Following up a story we have been covering for a while, we bring news of another important step on the road to a brand new FDA approved hair loss treatment.
With a turnover of over $2.5B one of the world’s largest pharmaceutical companies, Pfizer, haw been actively engaged in work on what has become known as JAK inhibitors. A form of treatment that interrupts a key messaging gateway which, if left unattended, is understood to negatively affect the ability of follicles to move out of the resting phase… and leaves the owner of those follicles with progressive and untreatable hair loss.
Their research was awarded “breakthrough therapy” designation from the FDA, a rare and important designation that highlighted the importance of the work. Back in September, we reported that their Phase 2A trials had gone well and that Pfizer now planned to move on to human trials… a new announcement from the company has finally put some flesh on the bones of those plans.
Phase 3 Trial
The drug, with the catchy name PF-06651600, is aimed at sufferers of moderate to severe alopecia areata, that distressing disease which typically leaves the sufferer with coin-sized discs of hair loss… though there are more aggressive versions that can see much more hair lost.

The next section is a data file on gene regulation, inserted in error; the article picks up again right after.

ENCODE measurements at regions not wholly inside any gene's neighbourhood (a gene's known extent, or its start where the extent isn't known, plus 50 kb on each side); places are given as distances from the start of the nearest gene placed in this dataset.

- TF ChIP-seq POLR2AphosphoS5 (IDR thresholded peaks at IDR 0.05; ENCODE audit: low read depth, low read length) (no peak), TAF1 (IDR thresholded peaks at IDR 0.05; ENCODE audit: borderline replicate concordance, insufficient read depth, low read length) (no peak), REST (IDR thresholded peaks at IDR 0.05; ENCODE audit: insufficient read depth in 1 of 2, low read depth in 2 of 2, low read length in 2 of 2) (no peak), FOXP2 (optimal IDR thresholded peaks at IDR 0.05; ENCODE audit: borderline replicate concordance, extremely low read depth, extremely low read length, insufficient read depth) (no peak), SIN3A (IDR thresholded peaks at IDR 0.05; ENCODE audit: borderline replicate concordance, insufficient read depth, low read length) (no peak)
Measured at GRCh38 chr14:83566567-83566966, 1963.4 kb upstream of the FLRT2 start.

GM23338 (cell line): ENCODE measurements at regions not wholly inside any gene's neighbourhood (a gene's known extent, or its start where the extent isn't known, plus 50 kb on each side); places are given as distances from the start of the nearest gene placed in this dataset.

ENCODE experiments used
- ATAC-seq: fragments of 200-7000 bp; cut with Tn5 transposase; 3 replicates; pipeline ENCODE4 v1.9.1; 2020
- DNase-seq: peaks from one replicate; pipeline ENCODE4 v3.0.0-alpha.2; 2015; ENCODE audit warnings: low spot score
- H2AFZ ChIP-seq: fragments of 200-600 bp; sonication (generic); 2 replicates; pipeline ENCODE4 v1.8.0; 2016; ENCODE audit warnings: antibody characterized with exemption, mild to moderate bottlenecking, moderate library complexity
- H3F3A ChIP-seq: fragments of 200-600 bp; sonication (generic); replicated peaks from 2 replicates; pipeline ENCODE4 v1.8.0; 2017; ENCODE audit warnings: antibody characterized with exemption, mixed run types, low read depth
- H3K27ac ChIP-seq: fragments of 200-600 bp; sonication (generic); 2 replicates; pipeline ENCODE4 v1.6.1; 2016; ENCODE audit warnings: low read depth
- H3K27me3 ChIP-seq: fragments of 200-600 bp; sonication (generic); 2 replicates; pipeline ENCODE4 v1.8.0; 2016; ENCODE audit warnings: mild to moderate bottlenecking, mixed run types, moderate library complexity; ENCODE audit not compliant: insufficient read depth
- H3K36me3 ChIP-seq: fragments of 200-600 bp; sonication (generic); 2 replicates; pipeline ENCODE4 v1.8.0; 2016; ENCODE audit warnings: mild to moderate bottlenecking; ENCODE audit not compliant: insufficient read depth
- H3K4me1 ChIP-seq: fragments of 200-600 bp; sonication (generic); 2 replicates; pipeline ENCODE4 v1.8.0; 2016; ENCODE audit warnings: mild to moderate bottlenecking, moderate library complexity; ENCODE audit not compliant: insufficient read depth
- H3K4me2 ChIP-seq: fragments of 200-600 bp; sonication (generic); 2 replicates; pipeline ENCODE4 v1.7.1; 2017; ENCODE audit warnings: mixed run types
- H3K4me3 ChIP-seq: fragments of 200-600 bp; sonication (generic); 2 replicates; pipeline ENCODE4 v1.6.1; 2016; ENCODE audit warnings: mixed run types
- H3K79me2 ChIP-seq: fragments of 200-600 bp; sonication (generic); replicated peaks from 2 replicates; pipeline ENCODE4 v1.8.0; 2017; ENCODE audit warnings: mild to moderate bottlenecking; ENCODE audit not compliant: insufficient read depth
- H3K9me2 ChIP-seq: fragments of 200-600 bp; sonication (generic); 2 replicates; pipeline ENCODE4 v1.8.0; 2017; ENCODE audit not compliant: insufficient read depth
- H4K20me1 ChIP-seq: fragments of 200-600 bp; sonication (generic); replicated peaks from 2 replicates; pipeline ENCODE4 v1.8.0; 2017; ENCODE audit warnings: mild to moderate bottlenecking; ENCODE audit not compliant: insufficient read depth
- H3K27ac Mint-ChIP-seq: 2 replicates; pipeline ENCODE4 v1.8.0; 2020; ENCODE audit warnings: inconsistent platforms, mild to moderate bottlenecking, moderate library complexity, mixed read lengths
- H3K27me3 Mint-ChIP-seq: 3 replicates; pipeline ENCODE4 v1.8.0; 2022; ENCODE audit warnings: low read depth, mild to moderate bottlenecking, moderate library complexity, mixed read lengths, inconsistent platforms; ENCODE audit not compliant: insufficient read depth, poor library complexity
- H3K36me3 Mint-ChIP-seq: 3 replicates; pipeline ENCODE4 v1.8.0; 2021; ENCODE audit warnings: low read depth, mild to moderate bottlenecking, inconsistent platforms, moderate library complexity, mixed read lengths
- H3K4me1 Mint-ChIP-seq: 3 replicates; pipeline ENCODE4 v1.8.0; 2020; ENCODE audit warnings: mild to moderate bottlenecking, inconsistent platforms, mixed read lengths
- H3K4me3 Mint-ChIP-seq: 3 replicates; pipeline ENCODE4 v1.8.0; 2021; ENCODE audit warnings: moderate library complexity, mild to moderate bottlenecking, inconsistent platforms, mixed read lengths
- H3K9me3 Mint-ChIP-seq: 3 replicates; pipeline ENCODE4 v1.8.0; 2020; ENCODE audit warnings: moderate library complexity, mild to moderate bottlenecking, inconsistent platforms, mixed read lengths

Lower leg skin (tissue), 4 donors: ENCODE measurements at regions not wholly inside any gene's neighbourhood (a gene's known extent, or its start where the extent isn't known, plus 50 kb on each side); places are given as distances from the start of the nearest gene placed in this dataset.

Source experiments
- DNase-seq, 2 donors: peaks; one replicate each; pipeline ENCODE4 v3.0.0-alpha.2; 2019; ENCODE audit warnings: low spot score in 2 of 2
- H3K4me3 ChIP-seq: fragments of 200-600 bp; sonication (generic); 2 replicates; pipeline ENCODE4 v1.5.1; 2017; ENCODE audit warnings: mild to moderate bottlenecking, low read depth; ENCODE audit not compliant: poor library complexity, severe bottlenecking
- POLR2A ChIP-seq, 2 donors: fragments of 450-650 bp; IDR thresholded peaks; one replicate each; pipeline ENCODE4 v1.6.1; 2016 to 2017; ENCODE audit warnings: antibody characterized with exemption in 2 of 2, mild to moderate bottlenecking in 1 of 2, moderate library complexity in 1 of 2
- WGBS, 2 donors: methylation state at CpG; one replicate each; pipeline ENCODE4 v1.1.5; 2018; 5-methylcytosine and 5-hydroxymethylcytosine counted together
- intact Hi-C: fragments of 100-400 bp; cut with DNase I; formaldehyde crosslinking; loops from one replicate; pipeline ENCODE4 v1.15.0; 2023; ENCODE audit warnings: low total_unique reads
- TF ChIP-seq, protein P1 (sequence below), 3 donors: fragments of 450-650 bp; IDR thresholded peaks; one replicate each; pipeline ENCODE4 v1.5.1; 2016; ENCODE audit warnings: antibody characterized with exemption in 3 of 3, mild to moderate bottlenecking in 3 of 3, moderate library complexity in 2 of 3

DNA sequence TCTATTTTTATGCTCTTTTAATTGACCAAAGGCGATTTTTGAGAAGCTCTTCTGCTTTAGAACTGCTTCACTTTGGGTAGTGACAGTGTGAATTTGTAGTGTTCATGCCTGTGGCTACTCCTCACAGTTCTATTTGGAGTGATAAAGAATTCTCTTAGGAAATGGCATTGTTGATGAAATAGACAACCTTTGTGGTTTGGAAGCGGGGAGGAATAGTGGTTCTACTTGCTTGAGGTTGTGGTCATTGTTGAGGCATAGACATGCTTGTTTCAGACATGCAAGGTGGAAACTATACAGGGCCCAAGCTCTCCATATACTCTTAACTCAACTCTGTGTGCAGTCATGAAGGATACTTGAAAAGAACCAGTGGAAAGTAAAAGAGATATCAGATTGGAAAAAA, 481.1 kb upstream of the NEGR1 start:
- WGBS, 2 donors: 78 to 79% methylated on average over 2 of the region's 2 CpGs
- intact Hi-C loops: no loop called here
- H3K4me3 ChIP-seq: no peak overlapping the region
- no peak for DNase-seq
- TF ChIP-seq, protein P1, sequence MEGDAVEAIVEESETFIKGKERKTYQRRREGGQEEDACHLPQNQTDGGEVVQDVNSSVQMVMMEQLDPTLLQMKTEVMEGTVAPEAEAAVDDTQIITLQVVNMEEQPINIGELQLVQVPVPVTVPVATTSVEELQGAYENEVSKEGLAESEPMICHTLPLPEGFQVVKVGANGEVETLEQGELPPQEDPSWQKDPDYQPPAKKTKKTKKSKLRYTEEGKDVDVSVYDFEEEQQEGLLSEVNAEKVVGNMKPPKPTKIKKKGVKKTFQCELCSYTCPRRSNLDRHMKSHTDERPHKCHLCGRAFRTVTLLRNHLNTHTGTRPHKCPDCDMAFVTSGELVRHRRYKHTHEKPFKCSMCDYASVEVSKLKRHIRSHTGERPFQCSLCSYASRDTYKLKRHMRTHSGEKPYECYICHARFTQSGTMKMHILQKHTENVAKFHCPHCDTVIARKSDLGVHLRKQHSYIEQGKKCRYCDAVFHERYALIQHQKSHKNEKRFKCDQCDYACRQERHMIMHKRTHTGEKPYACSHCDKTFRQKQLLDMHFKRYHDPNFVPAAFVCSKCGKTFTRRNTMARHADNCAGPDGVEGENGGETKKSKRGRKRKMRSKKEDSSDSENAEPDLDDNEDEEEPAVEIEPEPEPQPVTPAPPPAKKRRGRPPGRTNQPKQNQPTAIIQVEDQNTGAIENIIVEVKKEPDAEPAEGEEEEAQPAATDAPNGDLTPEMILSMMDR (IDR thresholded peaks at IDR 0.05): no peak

Pfizer has embarked on a randomized, double-blind, dose-ranging trial and are actively recruiting approximately 660 patients for the study. The man in charge of these things, Michael Corbo, Chief Development Officer, said “Including our JAK3 programme, Pfizer has several selective kinase programmes in the clinic with studies spanning across rheumatology, gastrointestinal disorders, and medical dermatology, where we aspire to deliver potentially transformative medicines to those living with chronic autoimmune and inflammatory conditions.”
PF-006651600 is an oral drug, the same drug is also being investigated for its efficacy in treating other conditions. Rheumatoid arthritis, Crohn’s disease, and ulcerative colitis… all of which are withering conditions that lead to true suffering and for which there are no meaningful treatments currently available.
HIS Hair Clinic
The breakthrough therapy designation for PF-006651600 was important. No doubt it was fuelled by the same drug’s anticipated use for Crohn’s and arthritis, miserable conditions with a lot of associated pain. It seems unlikely a treatment for alopecia would have received the same consideration. We sincerely hope that it works wonderfully for all the conditions it is being tested for.
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